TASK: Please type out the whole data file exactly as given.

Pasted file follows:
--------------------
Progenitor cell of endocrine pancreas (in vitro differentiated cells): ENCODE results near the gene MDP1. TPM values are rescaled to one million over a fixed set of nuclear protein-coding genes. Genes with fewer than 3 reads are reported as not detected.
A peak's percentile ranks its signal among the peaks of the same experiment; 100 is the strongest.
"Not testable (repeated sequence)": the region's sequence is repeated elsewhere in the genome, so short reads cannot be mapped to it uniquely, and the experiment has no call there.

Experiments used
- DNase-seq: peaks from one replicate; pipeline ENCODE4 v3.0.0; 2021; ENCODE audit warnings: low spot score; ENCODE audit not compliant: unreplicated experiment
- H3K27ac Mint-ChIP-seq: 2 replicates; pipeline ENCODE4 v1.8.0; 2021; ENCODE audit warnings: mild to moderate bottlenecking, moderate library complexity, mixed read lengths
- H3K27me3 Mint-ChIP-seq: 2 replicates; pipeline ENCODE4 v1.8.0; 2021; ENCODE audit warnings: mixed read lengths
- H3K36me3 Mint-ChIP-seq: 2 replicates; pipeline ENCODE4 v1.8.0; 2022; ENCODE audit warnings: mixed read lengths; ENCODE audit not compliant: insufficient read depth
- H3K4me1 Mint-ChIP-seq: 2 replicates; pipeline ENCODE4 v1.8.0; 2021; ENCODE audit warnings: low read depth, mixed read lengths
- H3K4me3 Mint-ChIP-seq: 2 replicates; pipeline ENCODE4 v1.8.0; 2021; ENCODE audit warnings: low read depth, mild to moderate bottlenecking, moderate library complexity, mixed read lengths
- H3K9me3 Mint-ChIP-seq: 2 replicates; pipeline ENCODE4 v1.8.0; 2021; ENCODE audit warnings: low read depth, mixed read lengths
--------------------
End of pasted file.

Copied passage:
Progenitor cell of endocrine pancreas (in vitro differentiated cells): ENCODE results near the gene MDP1. TPM values are rescaled to one million over a fixed set of nuclear protein-coding genes. Genes with fewer than 3 reads are reported as not detected.
A peak's percentile ranks its signal among the peaks of the same experiment; 100 is the strongest.
"Not testable (repeated sequence)": the region's sequence is repeated elsewhere in the genome, so short reads cannot be mapped to it uniquely, and the experiment has no call there.

Experiments used
- DNase-seq: peaks from one replicate; pipeline ENCODE4 v3.0.0; 2021; ENCODE audit warnings: low spot score; ENCODE audit not compliant: unreplicated experiment
- H3K27ac Mint-ChIP-seq: 2 replicates; pipeline ENCODE4 v1.8.0; 2021; ENCODE audit warnings: mild to moderate bottlenecking, moderate library complexity, mixed read lengths
- H3K27me3 Mint-ChIP-seq: 2 replicates; pipeline ENCODE4 v1.8.0; 2021; ENCODE audit warnings: mixed read lengths
- H3K36me3 Mint-ChIP-seq: 2 replicates; pipeline ENCODE4 v1.8.0; 2022; ENCODE audit warnings: mixed read lengths; ENCODE audit not compliant: insufficient read depth
- H3K4me1 Mint-ChIP-seq: 2 replicates; pipeline ENCODE4 v1.8.0; 2021; ENCODE audit warnings: low read depth, mixed read lengths
- H3K4me3 Mint-ChIP-seq: 2 replicates; pipeline ENCODE4 v1.8.0; 2021; ENCODE audit warnings: low read depth, mild to moderate bottlenecking, moderate library complexity, mixed read lengths
- H3K9me3 Mint-ChIP-seq: 2 replicates; pipeline ENCODE4 v1.8.0; 2021; ENCODE audit warnings: low read depth, mixed read lengths